Teaching Young People Why We Prep
Kevin Felts 05.23.18
Over the past few decades there has been a shift in prepping education. Before the end of the Cold War, the United States government ran public education programs on TV. These were short infomercials talking about duck and cover.
Before TV, the government would publish posters and other educational material asking people to grow their own food. This was especially true during World War I and II. The more food people grew, the more food could be put towards wartime efforts.
Today, there is barely any talk about duck and cover, much less growing our own food. Except for natural disasters, the federal government has removed itself from prepping. The little bit of information that is published is a faint shadow of what used to be published.
For the most part, people have no reason to prep. After all, the government will be there to take care of us, right? The mindset of the government taking care of the people is a stark contrast of what people were taught from the early 1900s all the way to the fall of the Berlin Wall.
If the government is not going to tell people to prepare, and schools barely touch on history, who bears the burden of teaching the next generation reason to prep?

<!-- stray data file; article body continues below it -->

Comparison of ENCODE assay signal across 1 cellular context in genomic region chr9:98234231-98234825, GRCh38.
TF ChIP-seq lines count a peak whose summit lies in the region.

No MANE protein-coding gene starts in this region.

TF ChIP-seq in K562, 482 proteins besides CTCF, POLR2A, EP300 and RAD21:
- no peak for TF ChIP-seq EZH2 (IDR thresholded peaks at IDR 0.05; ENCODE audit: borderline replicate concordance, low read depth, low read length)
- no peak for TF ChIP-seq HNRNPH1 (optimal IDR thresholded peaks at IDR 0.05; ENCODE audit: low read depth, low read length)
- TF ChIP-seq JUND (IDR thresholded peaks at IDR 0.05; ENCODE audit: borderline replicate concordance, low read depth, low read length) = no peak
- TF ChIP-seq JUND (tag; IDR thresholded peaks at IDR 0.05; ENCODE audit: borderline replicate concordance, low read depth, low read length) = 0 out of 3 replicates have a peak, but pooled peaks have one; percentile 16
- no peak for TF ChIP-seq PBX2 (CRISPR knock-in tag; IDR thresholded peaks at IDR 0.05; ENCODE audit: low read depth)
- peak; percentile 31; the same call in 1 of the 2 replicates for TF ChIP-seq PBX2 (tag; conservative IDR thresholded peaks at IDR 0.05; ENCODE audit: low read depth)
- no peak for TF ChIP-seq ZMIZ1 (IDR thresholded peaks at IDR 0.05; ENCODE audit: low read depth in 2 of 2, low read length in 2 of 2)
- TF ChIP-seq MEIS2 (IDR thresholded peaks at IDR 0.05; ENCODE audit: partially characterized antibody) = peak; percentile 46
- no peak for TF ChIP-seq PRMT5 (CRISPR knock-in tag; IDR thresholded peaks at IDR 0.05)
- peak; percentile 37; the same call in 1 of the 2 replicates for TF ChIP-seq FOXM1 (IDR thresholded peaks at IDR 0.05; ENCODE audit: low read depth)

It is our responsibility to teach the next generation why we prep.
Who knows when the next Archduke Ferdinand will be assassinated, or when the next Pearl Harbor will be? In other words, nobody knows what will trigger World War III. With Iran furthering its nuclear program, who knows what the future has in store.
When will history repeat itself and humanity face another Black Death of 1348 – 1350?
Those are just three of the lessons of why we prep:
- World War I
- World War II
- Black Death of 1348 – 1350
How many young people know how to fish, know how to hunt, know how to garden, or even know how to shoot a gun?
It is up to us to teach the younger generation those skills.
Several years ago, my daughter and I were fishing on the Angelina River near Jasper, Texas. As we were heading back to the boat ramp we passed a camping site on the river. A family had their tents set up, and were in their boat fishing.
On the bow of the families boat was a young man, maybe 10 years old, who was pulling foam noodles out of the water. It is common to use foam noodles to fish along the Angelina River. Several years ago my daughter and I caught a very nice High Fin Blue Catfish on the Angelina River.
Seeing the family camping and fishing made me think something along the lines of, “Those kids will know what to do if SHTF.” If the time ever came where the government were to ration food, those kids would be ready to find their own food.